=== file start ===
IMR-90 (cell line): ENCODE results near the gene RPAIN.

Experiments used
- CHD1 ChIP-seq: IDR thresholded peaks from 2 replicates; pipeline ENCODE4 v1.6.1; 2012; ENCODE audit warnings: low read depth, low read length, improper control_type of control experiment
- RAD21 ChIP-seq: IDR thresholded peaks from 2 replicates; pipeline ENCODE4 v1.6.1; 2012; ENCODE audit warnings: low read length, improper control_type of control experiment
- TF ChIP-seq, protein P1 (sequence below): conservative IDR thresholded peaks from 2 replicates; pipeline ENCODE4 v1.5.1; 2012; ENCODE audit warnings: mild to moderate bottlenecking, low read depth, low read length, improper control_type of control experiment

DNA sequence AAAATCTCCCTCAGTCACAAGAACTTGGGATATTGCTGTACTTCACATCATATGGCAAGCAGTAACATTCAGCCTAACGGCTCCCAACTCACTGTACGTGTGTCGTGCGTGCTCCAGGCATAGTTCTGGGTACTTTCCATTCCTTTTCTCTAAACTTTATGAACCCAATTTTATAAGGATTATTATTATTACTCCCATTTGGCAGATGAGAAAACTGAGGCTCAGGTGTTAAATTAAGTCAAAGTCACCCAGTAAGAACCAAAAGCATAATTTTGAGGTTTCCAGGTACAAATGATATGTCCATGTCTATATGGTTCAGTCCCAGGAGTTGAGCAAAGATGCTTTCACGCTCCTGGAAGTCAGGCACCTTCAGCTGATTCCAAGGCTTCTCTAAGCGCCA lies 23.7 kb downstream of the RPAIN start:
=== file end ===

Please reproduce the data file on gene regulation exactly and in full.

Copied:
IMR-90 (cell line): ENCODE results near the gene RPAIN.

Experiments used
- CHD1 ChIP-seq: IDR thresholded peaks from 2 replicates; pipeline ENCODE4 v1.6.1; 2012; ENCODE audit warnings: low read depth, low read length, improper control_type of control experiment
- RAD21 ChIP-seq: IDR thresholded peaks from 2 replicates; pipeline ENCODE4 v1.6.1; 2012; ENCODE audit warnings: low read length, improper control_type of control experiment
- TF ChIP-seq, protein P1 (sequence below): conservative IDR thresholded peaks from 2 replicates; pipeline ENCODE4 v1.5.1; 2012; ENCODE audit warnings: mild to moderate bottlenecking, low read depth, low read length, improper control_type of control experiment

DNA sequence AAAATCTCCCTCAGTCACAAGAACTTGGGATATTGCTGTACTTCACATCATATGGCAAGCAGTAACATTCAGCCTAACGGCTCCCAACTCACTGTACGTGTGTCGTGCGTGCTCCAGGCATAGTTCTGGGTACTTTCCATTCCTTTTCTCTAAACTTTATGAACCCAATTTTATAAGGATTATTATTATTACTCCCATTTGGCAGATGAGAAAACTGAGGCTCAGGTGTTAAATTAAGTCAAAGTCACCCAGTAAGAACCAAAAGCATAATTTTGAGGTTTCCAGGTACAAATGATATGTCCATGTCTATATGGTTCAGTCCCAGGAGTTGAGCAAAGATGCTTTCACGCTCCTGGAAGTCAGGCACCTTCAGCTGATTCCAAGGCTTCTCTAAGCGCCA lies 23.7 kb downstream of the RPAIN start: